East Coast ports undergoing new infrastructure investments will soon accommodate some of the world's largest cargo ships moving through the Panama Canal.
While the expansion is already affecting global trade, it is expected to alter U.S. trucking routes, according to an article on trucks.com.
For shippers moving Asian products to the East Coast, the ability to use larger vessels that can directly access ports like Savannah, Ga., and New Jersey will eliminate the need for long-haul shipping.
The trucking industry will start to feel these effects as more port infrastructure projects are completed over the next several years to support a shift to shorter distance regional trucking.
Most U.S. ports are still deepening their channels and upgrading their infrastructure to accommodate these vessels. New Jersey, New York, Baltimore and Norfolk, Va., have increased their channel depths to 50 feet and created more berthing space. The Port Authority of New York and New Jersey also recently finished raising the clearance of the Bayonne Bridge to allow access to the Port Newark Terminal.
The Panama Canal expansion would alter trucking routes in the U.S. by reducing the need for long hauls starting on the West Coast and creating more demand for regional hauls on the East Coast.
The change will happen slowly as more ports undergo infrastructure changes to accommodate such vessels, said Steve Raetz, director of research and marketing intelligence for C.H. Robinson.
A meaningful shift in freight flow will prompt trucking companies to reallocate resources, labor and routes to meet market demands, Raetz said.
The demand for trucking is already growing at some ports. In early June, the OOCL France became the largest ship to dock on the East Coast, calling at Charleston, S.C., and Savannah with a record 13,209-TCU volume.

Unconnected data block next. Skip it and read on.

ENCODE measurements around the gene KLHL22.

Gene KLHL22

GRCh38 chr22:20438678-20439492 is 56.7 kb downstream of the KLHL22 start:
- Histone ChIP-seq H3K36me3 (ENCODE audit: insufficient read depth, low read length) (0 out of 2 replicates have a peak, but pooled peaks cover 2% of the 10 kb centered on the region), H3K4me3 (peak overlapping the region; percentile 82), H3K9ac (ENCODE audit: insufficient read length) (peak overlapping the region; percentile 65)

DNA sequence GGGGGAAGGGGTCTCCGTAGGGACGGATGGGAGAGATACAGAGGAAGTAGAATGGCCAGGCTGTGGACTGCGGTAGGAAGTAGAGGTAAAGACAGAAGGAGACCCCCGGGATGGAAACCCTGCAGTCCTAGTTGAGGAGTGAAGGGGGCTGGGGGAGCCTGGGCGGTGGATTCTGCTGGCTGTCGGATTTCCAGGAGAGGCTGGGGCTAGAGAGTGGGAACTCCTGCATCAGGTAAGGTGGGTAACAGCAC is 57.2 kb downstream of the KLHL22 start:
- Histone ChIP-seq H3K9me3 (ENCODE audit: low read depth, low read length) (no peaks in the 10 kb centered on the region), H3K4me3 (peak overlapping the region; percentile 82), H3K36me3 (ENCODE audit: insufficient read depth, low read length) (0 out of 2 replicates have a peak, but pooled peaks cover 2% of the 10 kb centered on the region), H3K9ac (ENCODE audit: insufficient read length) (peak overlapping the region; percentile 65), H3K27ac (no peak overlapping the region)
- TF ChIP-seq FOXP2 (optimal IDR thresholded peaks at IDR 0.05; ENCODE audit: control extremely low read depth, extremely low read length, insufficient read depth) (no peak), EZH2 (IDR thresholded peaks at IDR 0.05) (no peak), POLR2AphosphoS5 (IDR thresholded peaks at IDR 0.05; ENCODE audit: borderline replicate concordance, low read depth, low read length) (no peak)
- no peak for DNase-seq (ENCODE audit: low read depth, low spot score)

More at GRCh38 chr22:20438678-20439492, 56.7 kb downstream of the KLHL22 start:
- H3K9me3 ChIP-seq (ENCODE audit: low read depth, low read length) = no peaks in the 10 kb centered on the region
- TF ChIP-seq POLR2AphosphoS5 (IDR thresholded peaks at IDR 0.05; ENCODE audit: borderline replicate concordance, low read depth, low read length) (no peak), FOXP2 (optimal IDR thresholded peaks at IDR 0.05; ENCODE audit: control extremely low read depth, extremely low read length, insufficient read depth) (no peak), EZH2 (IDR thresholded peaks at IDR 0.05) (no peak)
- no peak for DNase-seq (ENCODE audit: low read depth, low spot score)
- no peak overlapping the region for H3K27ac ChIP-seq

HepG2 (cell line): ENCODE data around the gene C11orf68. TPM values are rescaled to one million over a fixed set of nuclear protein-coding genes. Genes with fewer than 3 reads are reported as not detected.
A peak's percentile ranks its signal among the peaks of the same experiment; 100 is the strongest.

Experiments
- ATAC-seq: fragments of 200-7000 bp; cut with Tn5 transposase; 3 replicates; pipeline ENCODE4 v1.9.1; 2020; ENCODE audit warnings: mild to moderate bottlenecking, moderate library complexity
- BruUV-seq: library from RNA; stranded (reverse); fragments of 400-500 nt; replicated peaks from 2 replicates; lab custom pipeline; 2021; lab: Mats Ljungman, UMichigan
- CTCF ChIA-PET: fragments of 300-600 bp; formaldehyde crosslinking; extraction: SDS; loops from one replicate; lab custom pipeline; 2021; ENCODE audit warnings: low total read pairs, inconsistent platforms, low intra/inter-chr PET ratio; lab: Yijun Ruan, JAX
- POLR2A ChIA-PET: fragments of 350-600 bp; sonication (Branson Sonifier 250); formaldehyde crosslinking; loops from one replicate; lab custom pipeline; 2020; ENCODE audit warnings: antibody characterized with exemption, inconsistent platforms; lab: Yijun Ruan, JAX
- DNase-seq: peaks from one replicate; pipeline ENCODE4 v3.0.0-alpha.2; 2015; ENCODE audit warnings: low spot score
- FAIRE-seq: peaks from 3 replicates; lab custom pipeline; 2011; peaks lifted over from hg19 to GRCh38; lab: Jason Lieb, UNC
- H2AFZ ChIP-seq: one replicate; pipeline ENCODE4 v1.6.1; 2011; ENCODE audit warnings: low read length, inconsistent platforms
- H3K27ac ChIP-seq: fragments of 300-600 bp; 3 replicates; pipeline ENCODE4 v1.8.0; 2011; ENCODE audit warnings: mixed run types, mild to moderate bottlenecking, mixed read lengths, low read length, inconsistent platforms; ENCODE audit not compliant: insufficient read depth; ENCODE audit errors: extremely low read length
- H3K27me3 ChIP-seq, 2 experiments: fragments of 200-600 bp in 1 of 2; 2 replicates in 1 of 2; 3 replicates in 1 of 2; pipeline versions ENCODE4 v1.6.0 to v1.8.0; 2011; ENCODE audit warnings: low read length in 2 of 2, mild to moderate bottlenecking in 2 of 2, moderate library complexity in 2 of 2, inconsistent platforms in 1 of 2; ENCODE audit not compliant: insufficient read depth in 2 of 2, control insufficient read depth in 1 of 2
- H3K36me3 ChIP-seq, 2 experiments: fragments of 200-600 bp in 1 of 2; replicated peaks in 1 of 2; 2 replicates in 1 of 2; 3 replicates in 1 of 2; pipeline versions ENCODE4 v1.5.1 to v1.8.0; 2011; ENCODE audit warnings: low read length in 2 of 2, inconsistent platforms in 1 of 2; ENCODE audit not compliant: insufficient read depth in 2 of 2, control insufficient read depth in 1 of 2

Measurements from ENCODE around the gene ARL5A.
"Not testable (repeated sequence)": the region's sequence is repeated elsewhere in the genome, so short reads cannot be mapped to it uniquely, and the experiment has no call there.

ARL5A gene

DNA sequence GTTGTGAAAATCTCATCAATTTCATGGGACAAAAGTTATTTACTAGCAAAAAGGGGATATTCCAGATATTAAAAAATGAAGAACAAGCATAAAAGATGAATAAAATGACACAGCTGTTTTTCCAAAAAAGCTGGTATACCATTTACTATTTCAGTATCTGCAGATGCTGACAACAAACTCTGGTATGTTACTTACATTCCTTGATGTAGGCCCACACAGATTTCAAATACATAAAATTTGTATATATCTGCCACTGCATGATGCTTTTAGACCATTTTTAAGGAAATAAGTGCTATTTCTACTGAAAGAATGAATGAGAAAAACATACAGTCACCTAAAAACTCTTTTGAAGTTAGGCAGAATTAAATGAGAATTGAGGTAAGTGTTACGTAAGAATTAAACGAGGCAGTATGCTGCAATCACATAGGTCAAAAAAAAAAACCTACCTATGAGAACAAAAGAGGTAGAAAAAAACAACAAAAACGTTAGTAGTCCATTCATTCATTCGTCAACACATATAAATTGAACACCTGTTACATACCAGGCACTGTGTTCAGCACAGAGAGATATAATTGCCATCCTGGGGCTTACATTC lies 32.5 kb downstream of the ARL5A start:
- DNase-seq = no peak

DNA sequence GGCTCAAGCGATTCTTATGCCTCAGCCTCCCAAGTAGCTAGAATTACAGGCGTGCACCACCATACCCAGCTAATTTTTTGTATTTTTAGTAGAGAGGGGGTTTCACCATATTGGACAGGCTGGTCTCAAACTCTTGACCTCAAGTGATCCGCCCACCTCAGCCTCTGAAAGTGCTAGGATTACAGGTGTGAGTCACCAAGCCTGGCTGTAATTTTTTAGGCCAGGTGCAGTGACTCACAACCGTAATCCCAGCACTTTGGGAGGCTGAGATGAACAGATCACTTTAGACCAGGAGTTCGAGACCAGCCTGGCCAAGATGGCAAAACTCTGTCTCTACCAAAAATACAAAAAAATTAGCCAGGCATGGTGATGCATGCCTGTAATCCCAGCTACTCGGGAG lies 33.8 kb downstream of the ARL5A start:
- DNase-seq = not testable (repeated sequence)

“Ships are getting bigger,” said Joe Harris, spokesperson for the Virginia Port Authority.
The Port of Virginia handled a 12 percent volume growth in the past year with 30 fewer ship calls, Harris said. Truck-gate moves – every time a truck has a touch point with a container in the port – rose 18 percent compared with the previous May.
The port has already expanded its truck capacity with more gates.
“Ocean carriers are wanting to take advantages of the deep water here in Virginia, and our trucking community is within a day's drive of two-thirds of the nation's population,” he said.
More cargo moving to the East Coast could slowly reduce the need for coast-to-coast trucking, said Greg Plemmons, a vice president for Old Dominion Freight Line.
While this could require Old Dominion to make changes in its fleet and staffing, Plemmons does not believe it will impact profitability.
“More cargo is moving to the East Coast, but from the perspective of what coast doesn't make a difference to us,” he said. “We certainly have the ability to shift resources if needed and are equipped to handle cargo wherever it enters the U.S.”
The “battleground” of East Coast-West Coast port and trucking competition will not necessarily be on the coast itself but at inland ports where shippers now have more options, according to C.H. Robinson analysts. Shippers in cities such as Memphis, Chicago, Detroit and Columbus may soon find it more attractive to truck cargo to ports like Savannah and Norfolk than to Long Beach or Los Angeles.